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Archive: November, 2019

Nov. 20, 2019

Erik Gartzke's new article on "Blood and Robots: How Remotely Piloted Vehicles and Related Technologies Affect the Politics of Violence"

New technologies such as Remotely Piloted Vehicles (RPVs) make it possible to remove human beings from direct involvement in combat. How will this evolving dynamic affect the practice and purposes of political violence? Will conflict become ‘costless’ in human terms as machines replace people on the front lines or will the logic of war continue to

Nov. 14, 2019

Minerva-funded reseachers will present key findings at the Institute for Security and Conflict Studies

Minerva-funded researcher, Charles Glaser and colleagues will present key findings related to Minerva-funded project "Spheres of Influence and Regional Orders: Assessing Approaches for Responding to China's Rise" at the Institute of Security and Conflict Studies symposium on "International Order and Means of Influence as China Rises" on Thursday, September 21st.

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Applications for USIP's 2022-2023 Peace Scholar Competition is Now Open
By Toni Haynes | Sept. 16, 2021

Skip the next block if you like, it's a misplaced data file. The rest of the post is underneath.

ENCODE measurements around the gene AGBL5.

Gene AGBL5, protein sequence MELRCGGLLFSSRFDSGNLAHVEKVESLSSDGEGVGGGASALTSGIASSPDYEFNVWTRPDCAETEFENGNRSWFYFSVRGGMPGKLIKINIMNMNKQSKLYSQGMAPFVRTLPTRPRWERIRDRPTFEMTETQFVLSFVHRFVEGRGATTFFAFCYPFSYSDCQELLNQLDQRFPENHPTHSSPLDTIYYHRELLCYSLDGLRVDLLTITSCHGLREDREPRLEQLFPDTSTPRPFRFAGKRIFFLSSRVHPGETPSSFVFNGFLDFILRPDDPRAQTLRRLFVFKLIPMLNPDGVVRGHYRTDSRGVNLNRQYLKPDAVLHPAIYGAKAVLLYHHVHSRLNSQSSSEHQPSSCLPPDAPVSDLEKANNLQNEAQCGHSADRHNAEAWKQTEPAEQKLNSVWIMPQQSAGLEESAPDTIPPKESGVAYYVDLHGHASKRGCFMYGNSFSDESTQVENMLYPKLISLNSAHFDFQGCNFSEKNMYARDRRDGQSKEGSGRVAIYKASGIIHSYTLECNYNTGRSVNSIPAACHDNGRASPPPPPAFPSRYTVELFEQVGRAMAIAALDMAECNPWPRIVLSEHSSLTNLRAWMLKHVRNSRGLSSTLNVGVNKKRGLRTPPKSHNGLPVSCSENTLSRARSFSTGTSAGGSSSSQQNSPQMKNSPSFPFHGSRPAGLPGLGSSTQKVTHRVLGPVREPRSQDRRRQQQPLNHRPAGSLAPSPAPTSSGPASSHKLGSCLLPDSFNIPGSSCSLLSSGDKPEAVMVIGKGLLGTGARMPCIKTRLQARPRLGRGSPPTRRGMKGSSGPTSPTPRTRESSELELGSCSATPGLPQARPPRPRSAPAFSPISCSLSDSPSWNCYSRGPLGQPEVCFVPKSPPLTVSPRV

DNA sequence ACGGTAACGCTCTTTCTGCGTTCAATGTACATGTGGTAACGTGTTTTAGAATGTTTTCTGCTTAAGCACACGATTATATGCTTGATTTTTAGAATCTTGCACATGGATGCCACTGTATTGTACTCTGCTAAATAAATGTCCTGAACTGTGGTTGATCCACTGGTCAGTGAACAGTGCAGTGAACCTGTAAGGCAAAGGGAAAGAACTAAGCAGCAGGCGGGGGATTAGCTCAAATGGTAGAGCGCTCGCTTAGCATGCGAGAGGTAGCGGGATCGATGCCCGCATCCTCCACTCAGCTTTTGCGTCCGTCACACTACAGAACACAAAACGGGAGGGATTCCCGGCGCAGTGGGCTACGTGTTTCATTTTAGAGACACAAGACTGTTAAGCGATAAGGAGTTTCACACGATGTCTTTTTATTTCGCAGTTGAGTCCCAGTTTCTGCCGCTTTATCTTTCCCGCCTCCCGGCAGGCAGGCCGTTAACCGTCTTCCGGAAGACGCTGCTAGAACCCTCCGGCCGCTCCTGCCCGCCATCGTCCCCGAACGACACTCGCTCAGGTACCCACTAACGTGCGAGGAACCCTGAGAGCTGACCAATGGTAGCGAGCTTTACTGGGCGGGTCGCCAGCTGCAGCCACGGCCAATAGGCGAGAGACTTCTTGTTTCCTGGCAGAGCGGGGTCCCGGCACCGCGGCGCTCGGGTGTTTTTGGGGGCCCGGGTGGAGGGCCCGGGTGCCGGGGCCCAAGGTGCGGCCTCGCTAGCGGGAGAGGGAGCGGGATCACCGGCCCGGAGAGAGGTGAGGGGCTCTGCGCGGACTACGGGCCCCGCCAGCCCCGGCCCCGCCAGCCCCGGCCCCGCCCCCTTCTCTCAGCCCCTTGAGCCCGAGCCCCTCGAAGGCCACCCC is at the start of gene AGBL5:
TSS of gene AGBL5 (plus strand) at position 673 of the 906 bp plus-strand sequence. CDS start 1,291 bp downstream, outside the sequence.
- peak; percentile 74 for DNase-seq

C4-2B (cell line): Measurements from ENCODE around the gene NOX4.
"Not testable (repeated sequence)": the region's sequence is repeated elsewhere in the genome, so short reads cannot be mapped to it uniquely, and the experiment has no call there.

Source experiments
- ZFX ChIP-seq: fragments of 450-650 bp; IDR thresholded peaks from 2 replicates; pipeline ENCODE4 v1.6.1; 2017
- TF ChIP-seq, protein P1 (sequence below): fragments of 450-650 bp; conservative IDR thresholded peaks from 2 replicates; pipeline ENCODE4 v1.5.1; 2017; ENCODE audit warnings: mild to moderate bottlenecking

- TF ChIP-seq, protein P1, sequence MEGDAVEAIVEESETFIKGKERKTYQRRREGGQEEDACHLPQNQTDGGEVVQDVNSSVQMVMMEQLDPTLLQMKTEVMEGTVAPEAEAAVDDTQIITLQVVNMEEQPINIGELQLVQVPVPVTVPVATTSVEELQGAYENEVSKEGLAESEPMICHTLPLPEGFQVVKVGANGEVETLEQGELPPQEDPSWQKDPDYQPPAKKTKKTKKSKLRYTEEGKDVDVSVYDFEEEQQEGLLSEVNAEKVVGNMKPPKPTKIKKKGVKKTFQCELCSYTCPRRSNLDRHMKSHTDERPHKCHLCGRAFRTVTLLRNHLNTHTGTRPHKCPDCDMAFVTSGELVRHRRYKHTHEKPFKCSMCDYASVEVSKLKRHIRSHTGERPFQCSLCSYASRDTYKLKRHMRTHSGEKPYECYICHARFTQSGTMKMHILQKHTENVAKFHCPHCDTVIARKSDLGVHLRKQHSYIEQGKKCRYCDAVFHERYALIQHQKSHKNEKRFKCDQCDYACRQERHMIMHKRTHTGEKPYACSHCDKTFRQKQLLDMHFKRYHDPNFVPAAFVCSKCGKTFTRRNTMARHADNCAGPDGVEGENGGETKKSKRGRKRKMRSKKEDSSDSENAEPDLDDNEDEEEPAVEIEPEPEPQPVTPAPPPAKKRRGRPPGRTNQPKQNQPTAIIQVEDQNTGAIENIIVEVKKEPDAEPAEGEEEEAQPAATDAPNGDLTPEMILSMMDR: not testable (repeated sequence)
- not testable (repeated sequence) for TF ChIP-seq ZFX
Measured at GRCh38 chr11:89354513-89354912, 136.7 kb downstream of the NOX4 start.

In collaboration with the United States Institute of Peace, Minerva offers several programs for researchers at US universities working on topics related to peace, conflict, security, and stability. Currently, the program awards up to 18 scholarships per year, and awards support both research and writing stages of work on dissertations.
Steven Lobell discusses his Minerva-funded research in recent interview with UC San Diego
By Steven Lobell | Sept. 13, 2021
In the latest Alumni Confidential, Institute on Global Conflict and Cooperation (IGCC) dissertation fellow (1996-97) Steven Lobell, a professor of political science at the University of Utah and expert in U.S. grand strategy, international security, and great power competition talks about what the early years of academic life are (really) like, and why being an IGCC fellow helped him get a head start. He also shares emerging findings from his new Minerva-funded research on why some near crises escalate into full-blown conflict—and why others don’t—and how escalation can be avoided.

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